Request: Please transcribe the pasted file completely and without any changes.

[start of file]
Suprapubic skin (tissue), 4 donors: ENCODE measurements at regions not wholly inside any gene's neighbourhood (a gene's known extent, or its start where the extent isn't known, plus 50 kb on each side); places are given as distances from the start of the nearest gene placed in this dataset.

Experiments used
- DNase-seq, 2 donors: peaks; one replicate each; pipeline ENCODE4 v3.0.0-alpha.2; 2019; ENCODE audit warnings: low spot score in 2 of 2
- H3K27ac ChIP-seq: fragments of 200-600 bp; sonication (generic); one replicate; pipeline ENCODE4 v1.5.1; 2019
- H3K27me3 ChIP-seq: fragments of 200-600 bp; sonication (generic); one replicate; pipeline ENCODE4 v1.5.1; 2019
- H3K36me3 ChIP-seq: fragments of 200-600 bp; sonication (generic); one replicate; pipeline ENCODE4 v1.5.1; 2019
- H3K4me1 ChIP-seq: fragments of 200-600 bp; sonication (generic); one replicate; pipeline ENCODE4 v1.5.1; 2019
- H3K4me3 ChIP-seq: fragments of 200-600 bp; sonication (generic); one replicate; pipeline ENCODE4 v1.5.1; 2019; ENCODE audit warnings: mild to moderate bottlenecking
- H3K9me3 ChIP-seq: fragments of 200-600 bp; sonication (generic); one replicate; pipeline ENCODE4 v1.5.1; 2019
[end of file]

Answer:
Suprapubic skin (tissue), 4 donors: ENCODE measurements at regions not wholly inside any gene's neighbourhood (a gene's known extent, or its start where the extent isn't known, plus 50 kb on each side); places are given as distances from the start of the nearest gene placed in this dataset.

Experiments used
- DNase-seq, 2 donors: peaks; one replicate each; pipeline ENCODE4 v3.0.0-alpha.2; 2019; ENCODE audit warnings: low spot score in 2 of 2
- H3K27ac ChIP-seq: fragments of 200-600 bp; sonication (generic); one replicate; pipeline ENCODE4 v1.5.1; 2019
- H3K27me3 ChIP-seq: fragments of 200-600 bp; sonication (generic); one replicate; pipeline ENCODE4 v1.5.1; 2019
- H3K36me3 ChIP-seq: fragments of 200-600 bp; sonication (generic); one replicate; pipeline ENCODE4 v1.5.1; 2019
- H3K4me1 ChIP-seq: fragments of 200-600 bp; sonication (generic); one replicate; pipeline ENCODE4 v1.5.1; 2019
- H3K4me3 ChIP-seq: fragments of 200-600 bp; sonication (generic); one replicate; pipeline ENCODE4 v1.5.1; 2019; ENCODE audit warnings: mild to moderate bottlenecking
- H3K9me3 ChIP-seq: fragments of 200-600 bp; sonication (generic); one replicate; pipeline ENCODE4 v1.5.1; 2019